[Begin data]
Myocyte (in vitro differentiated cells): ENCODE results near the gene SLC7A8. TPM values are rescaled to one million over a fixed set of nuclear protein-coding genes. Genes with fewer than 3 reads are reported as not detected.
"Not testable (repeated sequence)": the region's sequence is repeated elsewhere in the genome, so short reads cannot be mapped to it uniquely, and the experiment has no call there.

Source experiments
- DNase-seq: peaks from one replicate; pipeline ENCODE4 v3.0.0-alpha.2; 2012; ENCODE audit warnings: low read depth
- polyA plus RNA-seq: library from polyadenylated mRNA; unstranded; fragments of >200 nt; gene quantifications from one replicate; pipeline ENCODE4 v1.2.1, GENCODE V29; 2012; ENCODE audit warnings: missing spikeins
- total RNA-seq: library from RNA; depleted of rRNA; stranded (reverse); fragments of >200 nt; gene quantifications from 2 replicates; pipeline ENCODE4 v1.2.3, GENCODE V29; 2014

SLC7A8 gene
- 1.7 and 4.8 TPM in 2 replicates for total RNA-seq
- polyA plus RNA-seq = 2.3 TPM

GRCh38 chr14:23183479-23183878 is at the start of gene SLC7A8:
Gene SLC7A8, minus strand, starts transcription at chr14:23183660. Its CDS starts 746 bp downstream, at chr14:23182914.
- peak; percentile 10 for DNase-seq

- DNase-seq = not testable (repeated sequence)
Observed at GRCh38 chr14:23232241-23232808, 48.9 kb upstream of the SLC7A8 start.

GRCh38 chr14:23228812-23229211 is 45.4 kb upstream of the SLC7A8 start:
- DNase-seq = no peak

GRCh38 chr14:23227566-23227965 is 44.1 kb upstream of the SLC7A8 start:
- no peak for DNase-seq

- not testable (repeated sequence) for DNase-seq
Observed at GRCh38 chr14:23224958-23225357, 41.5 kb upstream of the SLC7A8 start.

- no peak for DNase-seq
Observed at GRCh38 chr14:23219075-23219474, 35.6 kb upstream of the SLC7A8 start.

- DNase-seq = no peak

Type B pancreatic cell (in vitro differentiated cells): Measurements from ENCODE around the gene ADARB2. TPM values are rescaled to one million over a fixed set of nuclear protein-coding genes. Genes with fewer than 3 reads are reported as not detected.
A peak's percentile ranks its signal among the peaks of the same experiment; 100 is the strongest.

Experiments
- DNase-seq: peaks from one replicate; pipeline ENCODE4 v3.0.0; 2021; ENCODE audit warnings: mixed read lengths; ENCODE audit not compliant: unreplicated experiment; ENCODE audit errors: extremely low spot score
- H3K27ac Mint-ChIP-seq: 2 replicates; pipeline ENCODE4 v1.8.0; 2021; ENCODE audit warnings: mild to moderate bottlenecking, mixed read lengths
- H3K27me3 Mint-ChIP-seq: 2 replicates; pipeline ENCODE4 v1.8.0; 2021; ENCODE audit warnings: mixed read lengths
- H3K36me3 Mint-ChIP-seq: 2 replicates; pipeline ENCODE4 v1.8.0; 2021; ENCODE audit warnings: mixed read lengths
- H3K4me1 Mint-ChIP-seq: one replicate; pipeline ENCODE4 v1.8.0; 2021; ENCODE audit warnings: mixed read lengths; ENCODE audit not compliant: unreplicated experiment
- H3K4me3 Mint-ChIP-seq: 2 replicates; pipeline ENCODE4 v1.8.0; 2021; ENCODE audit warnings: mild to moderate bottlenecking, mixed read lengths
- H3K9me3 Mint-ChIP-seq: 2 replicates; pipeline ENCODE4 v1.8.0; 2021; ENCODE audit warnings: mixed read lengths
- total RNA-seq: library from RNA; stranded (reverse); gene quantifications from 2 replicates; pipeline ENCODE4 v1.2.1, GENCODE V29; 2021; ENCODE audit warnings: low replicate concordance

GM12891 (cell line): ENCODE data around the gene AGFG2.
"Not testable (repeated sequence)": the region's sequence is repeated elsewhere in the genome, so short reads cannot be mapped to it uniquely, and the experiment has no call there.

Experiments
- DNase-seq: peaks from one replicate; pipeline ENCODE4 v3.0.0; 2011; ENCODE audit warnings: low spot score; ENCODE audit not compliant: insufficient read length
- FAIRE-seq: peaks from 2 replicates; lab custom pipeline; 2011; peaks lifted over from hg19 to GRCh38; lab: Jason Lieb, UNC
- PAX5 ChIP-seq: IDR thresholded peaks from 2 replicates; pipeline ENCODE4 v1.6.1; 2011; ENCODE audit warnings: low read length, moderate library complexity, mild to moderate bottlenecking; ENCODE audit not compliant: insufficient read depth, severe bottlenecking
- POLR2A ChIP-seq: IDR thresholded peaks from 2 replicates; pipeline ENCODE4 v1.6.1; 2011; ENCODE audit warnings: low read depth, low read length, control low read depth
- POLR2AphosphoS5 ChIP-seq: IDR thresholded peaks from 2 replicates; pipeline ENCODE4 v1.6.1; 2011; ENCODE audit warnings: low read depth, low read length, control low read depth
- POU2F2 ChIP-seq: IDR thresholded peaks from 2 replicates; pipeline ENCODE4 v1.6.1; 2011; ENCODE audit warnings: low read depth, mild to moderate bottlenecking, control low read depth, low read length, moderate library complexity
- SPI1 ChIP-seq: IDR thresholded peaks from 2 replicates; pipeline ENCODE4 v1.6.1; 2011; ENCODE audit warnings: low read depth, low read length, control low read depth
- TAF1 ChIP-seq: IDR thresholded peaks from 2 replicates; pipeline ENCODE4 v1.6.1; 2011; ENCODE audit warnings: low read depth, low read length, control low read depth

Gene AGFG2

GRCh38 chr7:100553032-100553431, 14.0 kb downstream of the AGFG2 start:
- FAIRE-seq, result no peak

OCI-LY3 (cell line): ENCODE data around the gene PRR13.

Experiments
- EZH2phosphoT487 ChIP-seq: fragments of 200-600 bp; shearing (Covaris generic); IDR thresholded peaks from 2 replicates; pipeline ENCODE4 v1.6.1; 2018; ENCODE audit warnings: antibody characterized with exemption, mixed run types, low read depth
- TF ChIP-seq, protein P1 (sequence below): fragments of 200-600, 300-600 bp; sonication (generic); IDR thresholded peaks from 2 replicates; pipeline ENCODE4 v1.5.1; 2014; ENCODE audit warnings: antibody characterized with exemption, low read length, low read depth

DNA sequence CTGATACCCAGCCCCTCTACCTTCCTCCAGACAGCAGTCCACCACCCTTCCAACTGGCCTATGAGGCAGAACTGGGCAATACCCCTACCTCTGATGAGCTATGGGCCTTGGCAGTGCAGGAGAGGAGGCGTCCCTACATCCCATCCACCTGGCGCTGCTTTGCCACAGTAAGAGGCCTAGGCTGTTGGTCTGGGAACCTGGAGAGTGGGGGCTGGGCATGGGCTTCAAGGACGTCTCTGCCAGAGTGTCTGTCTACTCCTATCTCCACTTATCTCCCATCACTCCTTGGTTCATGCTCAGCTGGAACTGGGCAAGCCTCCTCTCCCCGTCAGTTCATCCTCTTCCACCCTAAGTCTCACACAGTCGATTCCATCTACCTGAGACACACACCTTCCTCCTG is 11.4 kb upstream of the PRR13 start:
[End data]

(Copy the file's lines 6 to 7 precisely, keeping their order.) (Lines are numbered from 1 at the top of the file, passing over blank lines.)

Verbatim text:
- total RNA-seq: library from RNA; depleted of rRNA; stranded (reverse); fragments of >200 nt; gene quantifications from 2 replicates; pipeline ENCODE4 v1.2.3, GENCODE V29; 2014

SLC7A8 gene